Radio, as we know it, isn't dead ... yet.
Pittsburgh isn't doing much to keep it alive, either, says DJ John G. of JHN Promotions, especially when it comes to hip hop.
"Unfortunately, Pittsburgh radio is not [set up where] you have to listen or else you're gonna miss out," says John G. "It's boring and bland. It could be good, but it chooses to be average. It's just there. It's a light bulb -- if it burns out, oh well."
For John G. and his twin brother DJ J.J. Solomon, it's been the light of the computer screen that's kept them shining. They run two Web sites, www.webjhn.com and www.pghhiphop.com, where they feature "radio" shows. It's important to understand that "radio," as the brothers define it, shouldn't be thought of in its traditional, airwave-only format. They both have worked on air -- John G. as a mix deejay for 106.7 WAMO, Solomon as a producer for 104.7 "The Beat," before the latter became a toilet for right-wing news punditry.
The way they operate radio now, though, is by taking its fundamental elements -- playing new and popular music, free ticket giveaways, promotions and talk shows -- and moving it online. Much of radio, of course, is streamed this way nowadays. The University of Pittsburgh college radio station, WPTS, would hardly exist if not for its online presence -- its FM wave reach covers probably less than a square mile of its own campus.
The JHN brothers' first experiment with radio was in a dining hall. J.J. Solomon had just started school at Morgan State University, a predominantly black college in Baltimore. Upon arrival, he realized the cafeteria energy was not what he saw when he visited as a high school student with the Kingsley Association's Mary L. Stone Black College Tour. During that visit he witnessed a scene where people ate while deejays spun music in their presence. It was enough to attract him to the school, but when he got there the beats were gone.
So he decided to step up to the plates, setting the cafeteria's sound system back up, while also rebooting the college's failing radio station. His breakout moment as a producer of the student-run station was when he secured an interview with Woodie of Dru Hill after they broke up.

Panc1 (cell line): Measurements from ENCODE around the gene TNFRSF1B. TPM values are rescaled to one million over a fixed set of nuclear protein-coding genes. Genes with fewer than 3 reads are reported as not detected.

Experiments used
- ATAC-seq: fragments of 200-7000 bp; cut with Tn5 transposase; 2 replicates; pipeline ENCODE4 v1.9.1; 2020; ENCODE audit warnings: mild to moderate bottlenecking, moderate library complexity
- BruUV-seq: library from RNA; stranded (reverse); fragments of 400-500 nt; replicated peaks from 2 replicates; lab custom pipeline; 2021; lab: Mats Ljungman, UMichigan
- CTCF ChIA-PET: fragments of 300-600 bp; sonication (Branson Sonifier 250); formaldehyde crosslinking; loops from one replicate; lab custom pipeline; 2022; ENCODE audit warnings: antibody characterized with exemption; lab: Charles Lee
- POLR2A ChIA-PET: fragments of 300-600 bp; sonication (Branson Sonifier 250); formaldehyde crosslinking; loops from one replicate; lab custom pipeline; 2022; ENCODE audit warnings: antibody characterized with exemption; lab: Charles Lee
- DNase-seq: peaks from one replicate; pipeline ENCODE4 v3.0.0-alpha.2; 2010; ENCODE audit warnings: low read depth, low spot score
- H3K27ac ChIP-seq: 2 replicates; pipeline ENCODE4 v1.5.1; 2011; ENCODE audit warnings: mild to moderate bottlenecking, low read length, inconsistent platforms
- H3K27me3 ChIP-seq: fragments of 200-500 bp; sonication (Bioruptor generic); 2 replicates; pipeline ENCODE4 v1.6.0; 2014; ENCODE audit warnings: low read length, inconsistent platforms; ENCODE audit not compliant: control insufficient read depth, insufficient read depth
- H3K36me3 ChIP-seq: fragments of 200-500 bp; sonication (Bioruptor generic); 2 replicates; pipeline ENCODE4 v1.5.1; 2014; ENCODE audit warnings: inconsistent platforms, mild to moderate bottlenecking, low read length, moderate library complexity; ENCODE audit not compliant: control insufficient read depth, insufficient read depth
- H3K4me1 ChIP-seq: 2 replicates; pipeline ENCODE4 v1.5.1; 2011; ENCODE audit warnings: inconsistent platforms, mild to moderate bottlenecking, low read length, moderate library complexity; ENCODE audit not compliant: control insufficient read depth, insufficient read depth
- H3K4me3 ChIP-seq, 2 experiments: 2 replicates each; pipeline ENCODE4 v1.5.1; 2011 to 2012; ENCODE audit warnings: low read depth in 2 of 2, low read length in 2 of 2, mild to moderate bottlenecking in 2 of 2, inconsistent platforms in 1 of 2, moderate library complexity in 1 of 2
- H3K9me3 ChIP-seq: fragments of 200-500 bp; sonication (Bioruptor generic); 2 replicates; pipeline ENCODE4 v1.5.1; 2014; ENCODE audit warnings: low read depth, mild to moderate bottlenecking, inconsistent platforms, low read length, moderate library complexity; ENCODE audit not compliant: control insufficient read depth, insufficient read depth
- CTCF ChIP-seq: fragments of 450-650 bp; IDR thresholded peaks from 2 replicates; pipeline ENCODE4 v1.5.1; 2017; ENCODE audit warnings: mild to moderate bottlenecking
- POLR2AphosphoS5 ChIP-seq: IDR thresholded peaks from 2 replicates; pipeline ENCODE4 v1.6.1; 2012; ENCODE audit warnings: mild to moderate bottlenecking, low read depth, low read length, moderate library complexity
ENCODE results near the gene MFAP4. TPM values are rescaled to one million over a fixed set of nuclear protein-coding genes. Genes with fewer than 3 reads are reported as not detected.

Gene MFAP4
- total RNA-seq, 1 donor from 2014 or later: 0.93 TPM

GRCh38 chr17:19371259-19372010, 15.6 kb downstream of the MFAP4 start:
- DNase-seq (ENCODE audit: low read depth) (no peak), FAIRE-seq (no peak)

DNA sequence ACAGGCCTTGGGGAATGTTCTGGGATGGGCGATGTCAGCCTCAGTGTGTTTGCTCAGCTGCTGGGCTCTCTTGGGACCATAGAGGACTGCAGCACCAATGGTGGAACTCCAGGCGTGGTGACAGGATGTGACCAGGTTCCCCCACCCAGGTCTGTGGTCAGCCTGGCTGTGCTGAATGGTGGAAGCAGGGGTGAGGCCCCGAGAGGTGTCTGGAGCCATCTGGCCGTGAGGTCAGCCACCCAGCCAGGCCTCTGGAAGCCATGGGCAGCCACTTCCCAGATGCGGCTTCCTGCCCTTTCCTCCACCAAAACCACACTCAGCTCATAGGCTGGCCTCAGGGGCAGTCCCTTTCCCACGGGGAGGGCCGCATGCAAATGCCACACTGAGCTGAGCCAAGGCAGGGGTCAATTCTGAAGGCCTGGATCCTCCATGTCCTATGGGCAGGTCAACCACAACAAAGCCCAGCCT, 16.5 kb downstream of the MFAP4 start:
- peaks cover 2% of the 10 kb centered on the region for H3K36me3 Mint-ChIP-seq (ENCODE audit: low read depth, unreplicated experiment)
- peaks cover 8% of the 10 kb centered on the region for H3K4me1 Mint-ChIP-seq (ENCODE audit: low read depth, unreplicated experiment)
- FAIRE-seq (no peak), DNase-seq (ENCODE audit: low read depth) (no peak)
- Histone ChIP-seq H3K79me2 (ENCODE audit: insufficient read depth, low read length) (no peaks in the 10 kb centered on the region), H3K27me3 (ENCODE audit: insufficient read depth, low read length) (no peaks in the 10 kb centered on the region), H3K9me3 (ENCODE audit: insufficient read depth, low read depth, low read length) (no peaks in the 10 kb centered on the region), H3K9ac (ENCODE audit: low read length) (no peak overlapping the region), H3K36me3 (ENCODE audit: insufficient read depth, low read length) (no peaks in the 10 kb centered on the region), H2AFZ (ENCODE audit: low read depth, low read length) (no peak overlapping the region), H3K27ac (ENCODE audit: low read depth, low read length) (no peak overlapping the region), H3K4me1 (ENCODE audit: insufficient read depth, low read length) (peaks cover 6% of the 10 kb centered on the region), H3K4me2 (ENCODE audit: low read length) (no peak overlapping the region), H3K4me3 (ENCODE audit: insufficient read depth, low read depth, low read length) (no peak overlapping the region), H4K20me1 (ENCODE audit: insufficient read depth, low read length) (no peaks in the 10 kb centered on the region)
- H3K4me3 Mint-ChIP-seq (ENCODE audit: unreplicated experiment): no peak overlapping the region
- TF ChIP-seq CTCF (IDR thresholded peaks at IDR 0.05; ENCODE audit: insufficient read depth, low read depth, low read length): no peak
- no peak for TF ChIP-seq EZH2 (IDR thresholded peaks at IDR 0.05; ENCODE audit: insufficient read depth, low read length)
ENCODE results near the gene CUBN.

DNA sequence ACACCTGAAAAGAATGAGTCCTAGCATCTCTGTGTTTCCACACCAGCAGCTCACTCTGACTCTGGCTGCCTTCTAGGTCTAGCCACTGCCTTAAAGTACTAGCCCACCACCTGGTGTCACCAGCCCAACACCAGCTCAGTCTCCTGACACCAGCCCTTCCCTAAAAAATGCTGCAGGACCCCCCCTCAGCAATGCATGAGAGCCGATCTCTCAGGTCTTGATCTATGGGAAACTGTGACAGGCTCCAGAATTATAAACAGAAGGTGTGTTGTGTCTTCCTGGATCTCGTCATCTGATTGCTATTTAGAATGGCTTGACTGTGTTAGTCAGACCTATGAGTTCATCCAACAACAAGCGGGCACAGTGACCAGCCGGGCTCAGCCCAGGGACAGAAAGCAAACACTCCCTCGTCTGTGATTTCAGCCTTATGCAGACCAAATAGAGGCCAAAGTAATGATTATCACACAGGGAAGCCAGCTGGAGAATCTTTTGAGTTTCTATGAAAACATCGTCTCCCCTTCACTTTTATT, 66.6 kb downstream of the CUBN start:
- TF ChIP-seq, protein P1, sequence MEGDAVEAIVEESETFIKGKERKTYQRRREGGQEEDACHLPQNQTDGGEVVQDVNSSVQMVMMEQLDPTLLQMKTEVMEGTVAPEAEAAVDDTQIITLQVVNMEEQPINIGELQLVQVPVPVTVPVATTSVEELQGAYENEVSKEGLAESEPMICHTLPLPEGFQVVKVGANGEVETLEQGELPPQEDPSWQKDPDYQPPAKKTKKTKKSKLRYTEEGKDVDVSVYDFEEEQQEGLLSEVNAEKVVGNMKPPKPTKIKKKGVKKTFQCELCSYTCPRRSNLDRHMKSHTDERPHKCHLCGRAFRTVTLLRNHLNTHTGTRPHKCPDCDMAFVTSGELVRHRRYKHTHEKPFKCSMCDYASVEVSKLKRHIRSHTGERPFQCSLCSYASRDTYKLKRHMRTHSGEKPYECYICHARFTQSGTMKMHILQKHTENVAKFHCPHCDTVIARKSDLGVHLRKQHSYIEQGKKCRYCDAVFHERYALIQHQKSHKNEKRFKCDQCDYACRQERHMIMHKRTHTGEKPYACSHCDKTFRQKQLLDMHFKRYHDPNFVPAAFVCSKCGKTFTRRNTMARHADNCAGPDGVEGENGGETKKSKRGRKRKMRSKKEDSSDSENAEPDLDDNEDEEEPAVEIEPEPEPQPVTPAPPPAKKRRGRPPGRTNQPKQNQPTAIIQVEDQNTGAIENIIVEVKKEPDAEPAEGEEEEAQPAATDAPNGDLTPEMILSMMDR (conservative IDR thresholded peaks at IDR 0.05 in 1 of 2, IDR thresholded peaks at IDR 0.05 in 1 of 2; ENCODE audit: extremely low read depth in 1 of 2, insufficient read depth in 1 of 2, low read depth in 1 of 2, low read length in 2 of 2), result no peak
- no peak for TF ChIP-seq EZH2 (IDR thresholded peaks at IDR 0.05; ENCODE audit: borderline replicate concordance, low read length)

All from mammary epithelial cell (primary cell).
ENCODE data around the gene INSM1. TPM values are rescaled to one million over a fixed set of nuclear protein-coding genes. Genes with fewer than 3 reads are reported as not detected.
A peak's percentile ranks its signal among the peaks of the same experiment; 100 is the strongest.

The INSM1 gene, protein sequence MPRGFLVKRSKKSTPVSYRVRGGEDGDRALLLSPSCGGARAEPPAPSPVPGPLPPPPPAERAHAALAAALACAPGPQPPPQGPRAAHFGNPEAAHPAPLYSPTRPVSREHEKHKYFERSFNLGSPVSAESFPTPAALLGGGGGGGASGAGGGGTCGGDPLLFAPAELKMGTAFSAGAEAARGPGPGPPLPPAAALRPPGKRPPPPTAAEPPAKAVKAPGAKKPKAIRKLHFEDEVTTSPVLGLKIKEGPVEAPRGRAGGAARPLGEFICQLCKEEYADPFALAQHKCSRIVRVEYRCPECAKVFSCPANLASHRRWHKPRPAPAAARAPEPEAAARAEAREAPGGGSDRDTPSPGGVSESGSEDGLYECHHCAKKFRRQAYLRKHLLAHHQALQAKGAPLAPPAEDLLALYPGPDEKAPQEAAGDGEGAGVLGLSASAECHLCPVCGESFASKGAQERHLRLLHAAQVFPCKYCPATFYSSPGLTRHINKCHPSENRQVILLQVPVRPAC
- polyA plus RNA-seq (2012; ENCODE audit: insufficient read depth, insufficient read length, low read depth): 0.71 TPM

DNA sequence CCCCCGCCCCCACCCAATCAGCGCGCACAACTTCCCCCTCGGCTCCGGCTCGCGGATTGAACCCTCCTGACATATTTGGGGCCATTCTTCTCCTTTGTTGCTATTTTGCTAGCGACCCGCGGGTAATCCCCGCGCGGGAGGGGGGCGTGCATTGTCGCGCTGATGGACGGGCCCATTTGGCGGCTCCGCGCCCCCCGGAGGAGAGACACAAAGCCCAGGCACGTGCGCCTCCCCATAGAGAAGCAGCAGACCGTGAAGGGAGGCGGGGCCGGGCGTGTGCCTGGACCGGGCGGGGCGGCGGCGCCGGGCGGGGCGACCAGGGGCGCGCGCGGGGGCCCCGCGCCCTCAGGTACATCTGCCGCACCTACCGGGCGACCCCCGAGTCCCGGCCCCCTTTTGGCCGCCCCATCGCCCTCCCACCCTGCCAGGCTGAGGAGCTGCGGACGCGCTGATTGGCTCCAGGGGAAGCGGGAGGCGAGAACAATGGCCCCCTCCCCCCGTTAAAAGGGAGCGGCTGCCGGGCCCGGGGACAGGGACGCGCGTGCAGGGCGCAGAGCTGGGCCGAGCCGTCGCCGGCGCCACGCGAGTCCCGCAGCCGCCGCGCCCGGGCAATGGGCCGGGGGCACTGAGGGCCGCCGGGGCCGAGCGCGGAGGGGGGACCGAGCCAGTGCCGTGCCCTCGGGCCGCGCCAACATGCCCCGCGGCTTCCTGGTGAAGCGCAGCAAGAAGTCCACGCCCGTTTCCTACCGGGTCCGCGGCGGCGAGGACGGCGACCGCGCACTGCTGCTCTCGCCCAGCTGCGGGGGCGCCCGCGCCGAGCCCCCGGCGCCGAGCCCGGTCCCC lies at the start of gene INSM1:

"That was my first experience of being in the mix of the entertainment industry, using my positioning to serve our audience better," says Solomon. "So they were the first people to know why Dru Hill broke up -- Morgan State, a school which wasn't really a big deal except maybe in the streets of Baltimore, but they heard it before MTV. That felt good."
The trajectory of their deejaying career, shot from a mess hall, did take them on air for a while -- including a stint at a country station in Washington, D.C. -- before hitting its target online. On WebJHN.com, their "mainstream, urban, lifestyle" station, they announce concerts usually months ahead of any traditional radio station's awareness, due to the connections they've made with various promotion companies and labels. You can also view streaming videos of interviews they've done with artists like Mike Jones and Mobb Deep. Their pghhiphop.com site features the work of mostly local and underground artists.
It's not yet lights out, though, for our parents' radio.
"As long as radio can still be live and local, it still is relevant," DJ John G. reckons. "And unless something comes along that's more convenient, radio still has the convenience factor" that satellite and Internet radio don't.
"From an advertising standpoint, radio won't die, probably," says Solomon. "Radio still has about 80 years left of being perceived as hot entertainment. It's still exciting for me. I still want to be a night show host at WAMO because of what I can do for hip hop and Pittsburgh."